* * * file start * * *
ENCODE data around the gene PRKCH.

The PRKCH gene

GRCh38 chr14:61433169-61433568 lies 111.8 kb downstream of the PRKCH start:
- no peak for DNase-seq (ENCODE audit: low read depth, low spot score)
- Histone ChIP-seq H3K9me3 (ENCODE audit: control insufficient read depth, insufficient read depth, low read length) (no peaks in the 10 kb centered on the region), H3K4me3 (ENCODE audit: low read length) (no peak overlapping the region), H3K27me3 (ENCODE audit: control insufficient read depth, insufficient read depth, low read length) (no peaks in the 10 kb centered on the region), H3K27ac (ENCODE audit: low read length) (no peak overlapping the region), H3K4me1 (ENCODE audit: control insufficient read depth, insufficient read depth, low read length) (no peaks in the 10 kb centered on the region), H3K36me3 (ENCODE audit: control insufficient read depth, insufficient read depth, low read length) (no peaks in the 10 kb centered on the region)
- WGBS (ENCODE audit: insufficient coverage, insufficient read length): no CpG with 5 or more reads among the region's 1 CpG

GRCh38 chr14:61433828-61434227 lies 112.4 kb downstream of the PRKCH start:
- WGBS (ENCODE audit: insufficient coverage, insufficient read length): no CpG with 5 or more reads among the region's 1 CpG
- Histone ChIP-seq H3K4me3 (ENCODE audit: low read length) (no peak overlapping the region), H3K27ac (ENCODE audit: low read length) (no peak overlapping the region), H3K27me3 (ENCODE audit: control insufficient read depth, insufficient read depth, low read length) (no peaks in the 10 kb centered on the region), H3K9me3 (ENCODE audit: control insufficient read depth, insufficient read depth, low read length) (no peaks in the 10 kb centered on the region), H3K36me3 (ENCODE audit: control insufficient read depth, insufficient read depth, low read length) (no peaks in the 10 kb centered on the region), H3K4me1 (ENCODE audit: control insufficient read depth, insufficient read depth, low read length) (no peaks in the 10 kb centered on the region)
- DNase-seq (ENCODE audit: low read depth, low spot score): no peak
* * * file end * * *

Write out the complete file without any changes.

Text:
ENCODE data around the gene PRKCH.

The PRKCH gene

GRCh38 chr14:61433169-61433568 lies 111.8 kb downstream of the PRKCH start:
- no peak for DNase-seq (ENCODE audit: low read depth, low spot score)
- Histone ChIP-seq H3K9me3 (ENCODE audit: control insufficient read depth, insufficient read depth, low read length) (no peaks in the 10 kb centered on the region), H3K4me3 (ENCODE audit: low read length) (no peak overlapping the region), H3K27me3 (ENCODE audit: control insufficient read depth, insufficient read depth, low read length) (no peaks in the 10 kb centered on the region), H3K27ac (ENCODE audit: low read length) (no peak overlapping the region), H3K4me1 (ENCODE audit: control insufficient read depth, insufficient read depth, low read length) (no peaks in the 10 kb centered on the region), H3K36me3 (ENCODE audit: control insufficient read depth, insufficient read depth, low read length) (no peaks in the 10 kb centered on the region)
- WGBS (ENCODE audit: insufficient coverage, insufficient read length): no CpG with 5 or more reads among the region's 1 CpG

GRCh38 chr14:61433828-61434227 lies 112.4 kb downstream of the PRKCH start:
- WGBS (ENCODE audit: insufficient coverage, insufficient read length): no CpG with 5 or more reads among the region's 1 CpG
- Histone ChIP-seq H3K4me3 (ENCODE audit: low read length) (no peak overlapping the region), H3K27ac (ENCODE audit: low read length) (no peak overlapping the region), H3K27me3 (ENCODE audit: control insufficient read depth, insufficient read depth, low read length) (no peaks in the 10 kb centered on the region), H3K9me3 (ENCODE audit: control insufficient read depth, insufficient read depth, low read length) (no peaks in the 10 kb centered on the region), H3K36me3 (ENCODE audit: control insufficient read depth, insufficient read depth, low read length) (no peaks in the 10 kb centered on the region), H3K4me1 (ENCODE audit: control insufficient read depth, insufficient read depth, low read length) (no peaks in the 10 kb centered on the region)
- DNase-seq (ENCODE audit: low read depth, low spot score): no peak